I might add a thought here, Joe. I wouldn’t so much dismiss power as transmute its definition.

Here’s what I mean: yesterday morning I read a heart rending account my a man in the midst of a divorce, stuck for now in the prison of his house in SoCal because of the virus.

The potency of his vulnerability was incredible. I wrote an article in response, and it almost moved him to tears.

Most would consider me a very, very powerful woman, because of the nature of the work I do and how I live (epic adventure travel albeit I am grounded for now).

Yet my greater, deeper power is to be moved by the honesty of those who speak to the monsters within, our doubts, our fears and hurts, for I have experienced all those things. My ability to tap into that to feel empathy, to offer love and support, to hear those around me in their pain make me immensely powerful.

That someone can express their pain, without trying to drag others through the mud, but simply speak their truth, is a statement of strength. In our society, we don’t honor that kind of power. That’s seen as being “such a fucking GIRL,” a kindergarten insult which underscores our distaste for emotional expression as a sign of weakness.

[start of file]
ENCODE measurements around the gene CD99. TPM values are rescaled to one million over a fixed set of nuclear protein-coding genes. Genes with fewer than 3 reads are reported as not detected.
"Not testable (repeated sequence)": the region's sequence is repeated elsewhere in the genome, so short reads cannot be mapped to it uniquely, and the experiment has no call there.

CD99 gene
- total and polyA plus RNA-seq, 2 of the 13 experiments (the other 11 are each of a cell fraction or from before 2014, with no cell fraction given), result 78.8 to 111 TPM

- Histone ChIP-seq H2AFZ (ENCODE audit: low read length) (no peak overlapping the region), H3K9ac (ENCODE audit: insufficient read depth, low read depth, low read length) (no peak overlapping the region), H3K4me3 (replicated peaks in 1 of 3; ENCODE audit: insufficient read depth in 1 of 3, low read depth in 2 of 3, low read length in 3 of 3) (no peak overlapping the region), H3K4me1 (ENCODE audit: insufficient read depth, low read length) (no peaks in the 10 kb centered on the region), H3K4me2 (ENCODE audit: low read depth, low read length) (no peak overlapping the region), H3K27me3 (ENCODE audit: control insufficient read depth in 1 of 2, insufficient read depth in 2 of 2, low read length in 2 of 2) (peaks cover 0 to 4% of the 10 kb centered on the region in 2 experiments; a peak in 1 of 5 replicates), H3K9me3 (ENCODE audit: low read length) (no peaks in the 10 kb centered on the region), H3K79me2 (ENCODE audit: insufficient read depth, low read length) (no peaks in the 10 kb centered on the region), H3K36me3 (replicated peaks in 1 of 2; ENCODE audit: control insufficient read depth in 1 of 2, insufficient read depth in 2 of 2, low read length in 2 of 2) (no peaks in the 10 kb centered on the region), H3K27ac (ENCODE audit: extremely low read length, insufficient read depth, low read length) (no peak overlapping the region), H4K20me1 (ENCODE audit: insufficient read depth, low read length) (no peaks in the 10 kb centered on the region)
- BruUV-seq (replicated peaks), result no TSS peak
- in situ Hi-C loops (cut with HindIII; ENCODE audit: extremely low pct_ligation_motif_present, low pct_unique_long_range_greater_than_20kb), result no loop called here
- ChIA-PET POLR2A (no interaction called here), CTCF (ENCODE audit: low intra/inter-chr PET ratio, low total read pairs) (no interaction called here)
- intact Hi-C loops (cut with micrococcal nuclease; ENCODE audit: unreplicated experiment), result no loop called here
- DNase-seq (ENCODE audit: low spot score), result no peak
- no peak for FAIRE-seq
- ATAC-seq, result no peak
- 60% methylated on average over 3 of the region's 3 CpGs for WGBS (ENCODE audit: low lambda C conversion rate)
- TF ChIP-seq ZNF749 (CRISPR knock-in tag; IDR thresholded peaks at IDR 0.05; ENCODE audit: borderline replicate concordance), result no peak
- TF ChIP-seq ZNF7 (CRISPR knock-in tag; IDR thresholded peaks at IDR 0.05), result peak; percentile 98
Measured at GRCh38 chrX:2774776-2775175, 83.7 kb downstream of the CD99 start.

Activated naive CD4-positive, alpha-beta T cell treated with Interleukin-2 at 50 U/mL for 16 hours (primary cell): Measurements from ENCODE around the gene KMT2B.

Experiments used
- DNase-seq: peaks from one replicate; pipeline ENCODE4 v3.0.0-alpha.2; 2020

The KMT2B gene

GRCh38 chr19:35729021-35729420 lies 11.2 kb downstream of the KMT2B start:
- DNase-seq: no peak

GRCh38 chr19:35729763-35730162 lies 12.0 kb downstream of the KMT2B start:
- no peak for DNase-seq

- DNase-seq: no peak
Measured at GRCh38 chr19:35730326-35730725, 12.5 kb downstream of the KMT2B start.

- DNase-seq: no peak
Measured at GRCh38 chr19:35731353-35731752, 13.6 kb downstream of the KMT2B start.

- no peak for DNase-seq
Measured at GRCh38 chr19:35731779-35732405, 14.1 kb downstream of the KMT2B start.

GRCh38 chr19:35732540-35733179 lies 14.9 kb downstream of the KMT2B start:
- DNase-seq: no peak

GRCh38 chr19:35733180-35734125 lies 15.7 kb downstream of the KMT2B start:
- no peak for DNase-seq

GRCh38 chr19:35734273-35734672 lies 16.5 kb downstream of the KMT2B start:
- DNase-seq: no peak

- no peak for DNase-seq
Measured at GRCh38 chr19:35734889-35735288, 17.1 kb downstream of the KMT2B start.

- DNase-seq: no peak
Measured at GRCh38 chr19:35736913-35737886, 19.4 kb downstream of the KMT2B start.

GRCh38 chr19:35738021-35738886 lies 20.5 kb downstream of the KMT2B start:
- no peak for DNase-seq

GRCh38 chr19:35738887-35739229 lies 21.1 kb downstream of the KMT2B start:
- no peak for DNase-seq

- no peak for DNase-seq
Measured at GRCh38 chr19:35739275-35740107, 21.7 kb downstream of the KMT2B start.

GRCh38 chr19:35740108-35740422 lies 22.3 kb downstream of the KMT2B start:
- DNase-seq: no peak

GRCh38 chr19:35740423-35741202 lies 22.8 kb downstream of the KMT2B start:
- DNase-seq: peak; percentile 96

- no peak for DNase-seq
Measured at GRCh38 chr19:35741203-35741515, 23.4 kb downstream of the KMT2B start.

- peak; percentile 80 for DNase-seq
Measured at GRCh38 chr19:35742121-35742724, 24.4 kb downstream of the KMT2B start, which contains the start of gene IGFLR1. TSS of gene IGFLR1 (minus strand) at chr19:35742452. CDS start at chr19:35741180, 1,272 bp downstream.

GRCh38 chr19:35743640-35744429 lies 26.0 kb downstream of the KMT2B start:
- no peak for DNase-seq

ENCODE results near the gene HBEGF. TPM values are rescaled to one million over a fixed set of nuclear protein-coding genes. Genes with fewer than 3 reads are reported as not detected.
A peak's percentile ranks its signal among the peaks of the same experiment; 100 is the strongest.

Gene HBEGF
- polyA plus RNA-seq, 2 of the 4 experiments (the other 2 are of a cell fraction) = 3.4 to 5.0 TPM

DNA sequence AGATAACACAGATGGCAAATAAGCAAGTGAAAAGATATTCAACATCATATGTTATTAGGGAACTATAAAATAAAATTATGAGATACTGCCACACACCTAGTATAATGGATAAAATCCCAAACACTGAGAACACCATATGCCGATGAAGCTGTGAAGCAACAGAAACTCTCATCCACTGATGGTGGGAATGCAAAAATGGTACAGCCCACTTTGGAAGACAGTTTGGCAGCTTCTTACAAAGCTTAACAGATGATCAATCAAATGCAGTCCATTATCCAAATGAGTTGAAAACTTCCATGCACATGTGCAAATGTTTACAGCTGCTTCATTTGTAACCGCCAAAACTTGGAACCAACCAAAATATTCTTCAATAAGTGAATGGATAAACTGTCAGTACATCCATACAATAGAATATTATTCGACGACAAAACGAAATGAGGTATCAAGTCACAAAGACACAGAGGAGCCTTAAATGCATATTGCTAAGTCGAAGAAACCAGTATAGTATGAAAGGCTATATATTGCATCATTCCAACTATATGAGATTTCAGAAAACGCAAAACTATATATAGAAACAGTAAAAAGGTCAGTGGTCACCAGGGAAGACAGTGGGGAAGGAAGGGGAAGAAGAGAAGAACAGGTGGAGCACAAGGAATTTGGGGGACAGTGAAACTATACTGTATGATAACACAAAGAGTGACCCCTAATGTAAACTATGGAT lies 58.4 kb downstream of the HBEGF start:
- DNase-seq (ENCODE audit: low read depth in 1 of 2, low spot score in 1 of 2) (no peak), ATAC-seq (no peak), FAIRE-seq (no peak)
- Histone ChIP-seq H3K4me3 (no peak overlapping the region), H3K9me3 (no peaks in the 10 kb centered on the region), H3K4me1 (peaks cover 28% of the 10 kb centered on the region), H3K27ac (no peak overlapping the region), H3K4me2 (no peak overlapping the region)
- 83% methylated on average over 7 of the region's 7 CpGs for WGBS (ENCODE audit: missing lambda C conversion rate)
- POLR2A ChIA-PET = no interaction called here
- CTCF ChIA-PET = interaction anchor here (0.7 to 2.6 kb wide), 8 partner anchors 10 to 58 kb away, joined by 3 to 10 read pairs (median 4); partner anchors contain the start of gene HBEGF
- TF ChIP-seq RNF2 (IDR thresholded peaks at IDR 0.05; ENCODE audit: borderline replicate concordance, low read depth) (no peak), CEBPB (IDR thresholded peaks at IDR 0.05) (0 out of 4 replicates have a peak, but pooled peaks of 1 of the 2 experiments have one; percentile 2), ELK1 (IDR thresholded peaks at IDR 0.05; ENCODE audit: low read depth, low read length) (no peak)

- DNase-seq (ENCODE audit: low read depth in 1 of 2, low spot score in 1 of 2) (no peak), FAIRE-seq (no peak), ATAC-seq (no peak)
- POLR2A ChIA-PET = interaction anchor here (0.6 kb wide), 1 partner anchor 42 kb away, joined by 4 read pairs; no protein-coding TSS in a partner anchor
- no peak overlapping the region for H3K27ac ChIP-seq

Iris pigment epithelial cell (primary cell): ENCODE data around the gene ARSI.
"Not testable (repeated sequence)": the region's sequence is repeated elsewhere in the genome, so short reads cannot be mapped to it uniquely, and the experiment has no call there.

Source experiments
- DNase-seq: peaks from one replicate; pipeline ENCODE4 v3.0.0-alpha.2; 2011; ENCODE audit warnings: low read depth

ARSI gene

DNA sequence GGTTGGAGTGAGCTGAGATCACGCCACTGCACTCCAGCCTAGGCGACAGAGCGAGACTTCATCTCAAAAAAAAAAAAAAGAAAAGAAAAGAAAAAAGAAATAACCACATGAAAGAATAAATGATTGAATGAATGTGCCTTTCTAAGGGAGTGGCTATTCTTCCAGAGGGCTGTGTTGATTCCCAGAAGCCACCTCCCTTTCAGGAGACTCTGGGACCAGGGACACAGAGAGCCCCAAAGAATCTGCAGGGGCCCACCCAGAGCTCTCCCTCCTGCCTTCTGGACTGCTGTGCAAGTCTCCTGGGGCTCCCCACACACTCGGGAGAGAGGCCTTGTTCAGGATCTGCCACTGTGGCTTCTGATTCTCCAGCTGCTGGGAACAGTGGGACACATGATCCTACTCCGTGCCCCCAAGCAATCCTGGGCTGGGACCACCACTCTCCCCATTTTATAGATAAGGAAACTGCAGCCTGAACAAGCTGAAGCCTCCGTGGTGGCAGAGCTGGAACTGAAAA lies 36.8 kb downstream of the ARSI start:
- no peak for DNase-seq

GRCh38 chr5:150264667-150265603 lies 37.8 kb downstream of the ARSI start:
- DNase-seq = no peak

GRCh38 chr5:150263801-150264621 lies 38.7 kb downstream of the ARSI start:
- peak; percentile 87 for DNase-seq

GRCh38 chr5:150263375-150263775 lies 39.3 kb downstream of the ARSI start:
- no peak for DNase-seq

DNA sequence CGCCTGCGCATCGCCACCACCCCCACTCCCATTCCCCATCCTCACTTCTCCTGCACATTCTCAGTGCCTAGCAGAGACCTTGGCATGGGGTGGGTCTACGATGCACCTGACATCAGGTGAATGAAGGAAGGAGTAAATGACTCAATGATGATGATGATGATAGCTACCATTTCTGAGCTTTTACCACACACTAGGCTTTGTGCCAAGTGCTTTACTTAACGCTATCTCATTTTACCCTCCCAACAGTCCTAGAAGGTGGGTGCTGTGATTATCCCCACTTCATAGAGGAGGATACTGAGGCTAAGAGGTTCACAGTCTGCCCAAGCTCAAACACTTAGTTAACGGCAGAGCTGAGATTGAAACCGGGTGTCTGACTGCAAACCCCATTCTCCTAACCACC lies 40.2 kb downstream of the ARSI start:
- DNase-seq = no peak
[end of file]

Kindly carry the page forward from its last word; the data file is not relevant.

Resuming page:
I beg to differ. Weakness is our inability to embrace the potency of our emotions, the authenticity of our pain, the great sweeping horizons available to us through the great range of feelings. We want to believe that power equals control, when in some ways, just the opposite is true.

Thanks for your piece.

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